How penguin suits are inspiring future fabrics
Solving the puzzle of why penguins never stay soggy for long could help researchers develop the ultimate waterproof fabric.
If you’re a fan of nature documentaries you’ve probably seen plenty of penguins on film. Standing proudly, as if they’re dressed for a black-tie event, the characterful birds are known for waddling comically on land and diving gracefully underwater.
One thing you won’t have seen is a penguin that stays wet for long. The birds are the proud owners of one of the best waterproof jackets in nature, allowing them to emerge from the sea and instantly dry so they don’t catch their death of cold.
This impressive adaptation is the latest to be investigated by Museum researchers working in the booming field of biomimetics, which uses nature’s evolutionary solutions to inform human technology and engineering projects.
Prof Andrew Parker, who leads the research at the Museum, says that he had to adjust his initial thoughts around penguins’ waterproofing.
'It was always thought that they hold onto a layer of air, called a plastron, next to their skin,' he explains.
But the Museum team, in collaboration with researchers at the Massachusetts Institute of Technology (MIT) in Boston, USA, found that this isn't always the case. Some penguins dive down as far as 83 metres and they can't hold on to this layer beyond a few metres due to increasing water pressure.
Fear of water
Instead, their survival hinges on a very different strategy.
Water is forced away from the birds’ bodies immediately on their return to land so they can warm up rapidly, further research on individual feathers revealed. Scientists set about investigating what lay behind this trick, known as a superhydrophobic effect, and how it could be used to create fabrics for human use.
Prof Parker’s team have been analysing the feather structures of preserved birds in the Museum’s collection, focussing particularly on penguin specimens. They have also been looking at the water-resistant feathers of auks, another family of diving birds that includes puffins and guillemots.
The team are analysing electron microscope images to investigate the miniscule architecture of the animals’ unique adaptations on the micro and even nano scale. Prof Parker is excited about what the electron microscope images could reveal, but he explains that the research involves more than just getting incredibly close to feathers.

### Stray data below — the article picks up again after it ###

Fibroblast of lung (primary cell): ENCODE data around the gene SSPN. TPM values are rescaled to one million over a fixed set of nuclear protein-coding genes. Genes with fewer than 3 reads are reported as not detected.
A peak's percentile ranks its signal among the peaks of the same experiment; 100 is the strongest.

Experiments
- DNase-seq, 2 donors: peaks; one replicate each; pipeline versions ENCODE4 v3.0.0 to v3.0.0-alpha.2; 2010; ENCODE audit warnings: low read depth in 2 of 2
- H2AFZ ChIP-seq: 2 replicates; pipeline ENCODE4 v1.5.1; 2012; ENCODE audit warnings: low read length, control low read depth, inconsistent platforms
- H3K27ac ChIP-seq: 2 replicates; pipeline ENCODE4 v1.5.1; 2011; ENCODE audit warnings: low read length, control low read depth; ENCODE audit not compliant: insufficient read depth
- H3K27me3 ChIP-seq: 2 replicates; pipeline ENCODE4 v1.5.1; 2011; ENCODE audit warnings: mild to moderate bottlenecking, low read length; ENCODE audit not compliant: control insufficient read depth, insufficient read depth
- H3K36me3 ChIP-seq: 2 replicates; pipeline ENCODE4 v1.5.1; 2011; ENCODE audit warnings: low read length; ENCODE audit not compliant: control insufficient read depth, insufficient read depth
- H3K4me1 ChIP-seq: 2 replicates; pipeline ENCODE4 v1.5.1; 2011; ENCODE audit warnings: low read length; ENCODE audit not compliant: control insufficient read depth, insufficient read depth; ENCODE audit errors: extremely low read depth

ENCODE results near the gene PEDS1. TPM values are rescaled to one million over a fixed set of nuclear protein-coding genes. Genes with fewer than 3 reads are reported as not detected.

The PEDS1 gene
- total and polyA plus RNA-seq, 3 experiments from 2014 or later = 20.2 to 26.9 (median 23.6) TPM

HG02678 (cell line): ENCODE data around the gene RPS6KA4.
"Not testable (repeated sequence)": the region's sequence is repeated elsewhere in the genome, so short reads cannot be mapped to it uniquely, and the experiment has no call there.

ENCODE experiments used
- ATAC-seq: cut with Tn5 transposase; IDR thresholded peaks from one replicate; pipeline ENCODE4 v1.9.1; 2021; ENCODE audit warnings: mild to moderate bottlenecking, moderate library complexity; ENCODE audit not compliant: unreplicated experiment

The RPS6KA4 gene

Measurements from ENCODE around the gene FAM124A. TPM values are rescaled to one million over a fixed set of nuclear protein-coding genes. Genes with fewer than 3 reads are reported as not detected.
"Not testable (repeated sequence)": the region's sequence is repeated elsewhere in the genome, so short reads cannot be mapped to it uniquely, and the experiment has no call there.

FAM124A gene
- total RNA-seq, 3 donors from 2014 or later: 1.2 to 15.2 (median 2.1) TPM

He is currently asking zoos to collaborate on 'squeeze a penguin' experiments. This isn’t simply a challenge to hug one of the animals but to obtain preen oil, the substance the birds produce to coat their feathers. The team want to understand how the oil combines with the feathers' microscopic structures to create such effective waterproofing.
After analysing the feathers under the electron microscope, Museum scientists have a good idea of the microstructures responsible for repelling water. They have been carrying out trials on materials that mimic these structures with their colleagues at MIT, and initial results look positive.
But they need access to a particularly precious specimen to advance their research. And that specimen is the great auk.
The great auk was once found on remote islands off eastern Canada, Greenland, Iceland and Scotland, but was hunted for its meat, eggs, feathers and oil. The species was finally declared extinct in 1850 and all that remains of it today are preserved specimens in museums, including four at the Natural History Museum.
What makes the species so important to Prof Parker’s research is that, unlike other members of the auk family, the great auk was flightless. While the microstructures of other auk feathers may be adapted for aerodynamics as well as repelling water, the theory is that the great auk’s feathers are not, so researchers should be able to isolate the waterproofing structures.
If the great auk’s feather microstructures are similar to those of the penguins, Prof Parker says confidently that this would be the template to use to produce waterproof materials.
Such examples of convergent evolution, where unrelated groups of organisms find the same solution to a problem, are key to biomimetics. These adaptations are the result of nature’s rigorous trial and error testing over millenia. If the same result emerges independently in unrelated species, then that's a great endorsement of its effectiveness.
Tracing the trail
Prof Parker is fascinated by the process of evolution, and how the roots of the remarkable microstructures around today can be traced back millions of years.
’I believe it all ties back to the Big Bang of evolution - the Cambrian explosion - because that’s when all the different groups of animals started making their hard parts, independently and simultaneously,’ the professor says, describing the world-shattering period about 520 million years ago. 'They use the same mechanisms today as they did all that time ago.'
Understanding the origin and development of these adaptations could provide all-important short cuts to solving modern-day engineering problems, and help reduce the environmental impact on current factory processes.
While penguins may move a little awkwardly on dry land, the nature of their suits mean they are always well turned out after a dive.
Revealing the birds’ waterproofing secrets could lead us to some serious technological advances. And the ultimate waterproof fabric.